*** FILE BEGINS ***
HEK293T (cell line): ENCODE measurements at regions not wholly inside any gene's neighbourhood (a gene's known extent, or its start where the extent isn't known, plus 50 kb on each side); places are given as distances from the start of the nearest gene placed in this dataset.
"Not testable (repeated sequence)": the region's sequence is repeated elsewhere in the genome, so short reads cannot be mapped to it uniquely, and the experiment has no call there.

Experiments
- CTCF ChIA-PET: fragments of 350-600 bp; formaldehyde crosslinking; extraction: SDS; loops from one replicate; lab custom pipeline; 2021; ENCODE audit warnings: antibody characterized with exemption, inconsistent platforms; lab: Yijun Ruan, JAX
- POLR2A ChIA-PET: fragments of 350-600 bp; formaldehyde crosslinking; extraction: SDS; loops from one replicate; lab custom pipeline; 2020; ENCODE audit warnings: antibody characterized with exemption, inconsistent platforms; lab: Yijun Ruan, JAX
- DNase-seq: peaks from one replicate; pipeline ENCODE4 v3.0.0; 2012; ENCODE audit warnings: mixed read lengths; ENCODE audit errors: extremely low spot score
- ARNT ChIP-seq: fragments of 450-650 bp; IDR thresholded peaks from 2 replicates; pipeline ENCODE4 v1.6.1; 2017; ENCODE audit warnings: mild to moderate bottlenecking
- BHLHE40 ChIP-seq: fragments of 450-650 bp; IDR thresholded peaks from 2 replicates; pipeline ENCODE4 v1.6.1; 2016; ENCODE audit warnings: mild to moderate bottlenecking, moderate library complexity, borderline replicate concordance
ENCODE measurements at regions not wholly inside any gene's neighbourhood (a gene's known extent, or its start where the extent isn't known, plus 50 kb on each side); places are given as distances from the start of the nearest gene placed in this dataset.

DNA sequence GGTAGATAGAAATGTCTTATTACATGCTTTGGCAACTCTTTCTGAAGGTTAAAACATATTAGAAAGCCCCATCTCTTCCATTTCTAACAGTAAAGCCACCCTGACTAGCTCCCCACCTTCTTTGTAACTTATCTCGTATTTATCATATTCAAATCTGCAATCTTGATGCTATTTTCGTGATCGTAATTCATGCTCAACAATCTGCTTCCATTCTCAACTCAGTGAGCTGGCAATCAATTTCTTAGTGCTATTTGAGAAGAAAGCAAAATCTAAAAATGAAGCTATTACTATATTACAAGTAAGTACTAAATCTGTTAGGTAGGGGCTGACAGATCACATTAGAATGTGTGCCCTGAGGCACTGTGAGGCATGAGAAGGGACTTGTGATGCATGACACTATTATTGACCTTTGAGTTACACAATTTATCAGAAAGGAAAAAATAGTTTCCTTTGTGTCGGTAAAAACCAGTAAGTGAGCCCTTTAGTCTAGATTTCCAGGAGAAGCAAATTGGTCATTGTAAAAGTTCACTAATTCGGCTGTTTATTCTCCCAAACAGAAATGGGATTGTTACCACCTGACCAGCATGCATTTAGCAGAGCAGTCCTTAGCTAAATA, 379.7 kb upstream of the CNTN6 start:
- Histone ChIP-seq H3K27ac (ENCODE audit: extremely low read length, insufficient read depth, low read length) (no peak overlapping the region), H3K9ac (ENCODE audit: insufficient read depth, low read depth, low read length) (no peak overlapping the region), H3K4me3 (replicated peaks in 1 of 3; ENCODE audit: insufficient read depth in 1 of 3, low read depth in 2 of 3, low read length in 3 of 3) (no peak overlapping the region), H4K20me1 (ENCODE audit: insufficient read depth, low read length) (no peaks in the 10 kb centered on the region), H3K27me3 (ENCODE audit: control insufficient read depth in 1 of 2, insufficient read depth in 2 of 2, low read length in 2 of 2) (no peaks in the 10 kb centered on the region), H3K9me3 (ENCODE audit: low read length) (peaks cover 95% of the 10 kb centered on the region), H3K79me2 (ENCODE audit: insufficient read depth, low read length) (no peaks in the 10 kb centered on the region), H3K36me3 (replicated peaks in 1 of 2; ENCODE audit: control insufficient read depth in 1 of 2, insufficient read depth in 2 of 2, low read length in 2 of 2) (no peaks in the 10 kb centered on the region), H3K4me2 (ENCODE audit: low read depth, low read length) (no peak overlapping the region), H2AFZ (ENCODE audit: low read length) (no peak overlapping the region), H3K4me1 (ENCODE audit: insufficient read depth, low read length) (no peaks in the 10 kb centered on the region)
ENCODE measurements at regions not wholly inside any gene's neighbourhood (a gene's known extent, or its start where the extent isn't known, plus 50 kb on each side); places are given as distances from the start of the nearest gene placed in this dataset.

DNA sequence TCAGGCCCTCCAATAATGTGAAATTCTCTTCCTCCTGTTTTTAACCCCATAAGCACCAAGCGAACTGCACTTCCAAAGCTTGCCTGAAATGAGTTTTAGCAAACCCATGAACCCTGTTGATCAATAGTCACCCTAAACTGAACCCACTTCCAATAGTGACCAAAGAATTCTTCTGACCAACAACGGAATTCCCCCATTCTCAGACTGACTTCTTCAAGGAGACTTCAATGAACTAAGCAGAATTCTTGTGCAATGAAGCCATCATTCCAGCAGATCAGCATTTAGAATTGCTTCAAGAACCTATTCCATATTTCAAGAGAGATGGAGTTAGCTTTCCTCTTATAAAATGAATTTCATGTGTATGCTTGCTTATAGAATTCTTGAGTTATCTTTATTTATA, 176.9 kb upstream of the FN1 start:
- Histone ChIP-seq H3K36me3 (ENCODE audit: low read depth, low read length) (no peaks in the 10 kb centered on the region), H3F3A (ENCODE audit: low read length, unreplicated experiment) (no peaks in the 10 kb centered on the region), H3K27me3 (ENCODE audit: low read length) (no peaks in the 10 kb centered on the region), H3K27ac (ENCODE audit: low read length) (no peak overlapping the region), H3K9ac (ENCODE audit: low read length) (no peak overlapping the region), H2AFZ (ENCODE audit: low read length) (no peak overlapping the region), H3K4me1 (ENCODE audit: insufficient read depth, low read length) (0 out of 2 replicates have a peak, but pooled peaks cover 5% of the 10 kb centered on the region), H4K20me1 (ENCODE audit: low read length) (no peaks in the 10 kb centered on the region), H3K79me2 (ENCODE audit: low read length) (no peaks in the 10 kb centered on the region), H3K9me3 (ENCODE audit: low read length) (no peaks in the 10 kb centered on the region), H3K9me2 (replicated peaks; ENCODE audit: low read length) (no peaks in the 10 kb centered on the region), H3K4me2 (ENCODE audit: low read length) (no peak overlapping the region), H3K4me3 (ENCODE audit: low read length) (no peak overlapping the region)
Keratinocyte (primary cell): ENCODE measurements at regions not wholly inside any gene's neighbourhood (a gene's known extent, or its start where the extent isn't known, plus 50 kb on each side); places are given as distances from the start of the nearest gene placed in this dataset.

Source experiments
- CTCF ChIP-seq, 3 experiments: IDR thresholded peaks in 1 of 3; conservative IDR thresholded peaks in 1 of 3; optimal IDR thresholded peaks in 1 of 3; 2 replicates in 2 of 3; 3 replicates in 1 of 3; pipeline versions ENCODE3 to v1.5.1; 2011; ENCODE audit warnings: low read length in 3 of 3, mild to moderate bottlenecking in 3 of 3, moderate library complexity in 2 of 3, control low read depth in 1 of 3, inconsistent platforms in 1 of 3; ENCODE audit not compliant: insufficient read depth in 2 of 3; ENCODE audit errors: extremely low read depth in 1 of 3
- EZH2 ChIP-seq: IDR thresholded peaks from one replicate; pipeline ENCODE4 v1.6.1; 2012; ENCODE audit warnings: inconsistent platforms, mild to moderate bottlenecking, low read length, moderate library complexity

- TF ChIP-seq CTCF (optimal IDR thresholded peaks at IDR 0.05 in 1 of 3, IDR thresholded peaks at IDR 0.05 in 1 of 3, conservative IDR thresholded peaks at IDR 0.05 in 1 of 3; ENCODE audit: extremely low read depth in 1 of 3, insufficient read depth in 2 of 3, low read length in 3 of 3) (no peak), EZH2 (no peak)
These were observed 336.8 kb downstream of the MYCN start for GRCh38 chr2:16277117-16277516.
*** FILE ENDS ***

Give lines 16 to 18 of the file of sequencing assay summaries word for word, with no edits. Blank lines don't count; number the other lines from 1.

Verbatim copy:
Source experiments
- CTCF ChIP-seq, 3 experiments: IDR thresholded peaks in 1 of 3; conservative IDR thresholded peaks in 1 of 3; optimal IDR thresholded peaks in 1 of 3; 2 replicates in 2 of 3; 3 replicates in 1 of 3; pipeline versions ENCODE3 to v1.5.1; 2011; ENCODE audit warnings: low read length in 3 of 3, mild to moderate bottlenecking in 3 of 3, moderate library complexity in 2 of 3, control low read depth in 1 of 3, inconsistent platforms in 1 of 3; ENCODE audit not compliant: insufficient read depth in 2 of 3; ENCODE audit errors: extremely low read depth in 1 of 3
- EZH2 ChIP-seq: IDR thresholded peaks from one replicate; pipeline ENCODE4 v1.6.1; 2012; ENCODE audit warnings: inconsistent platforms, mild to moderate bottlenecking, low read length, moderate library complexity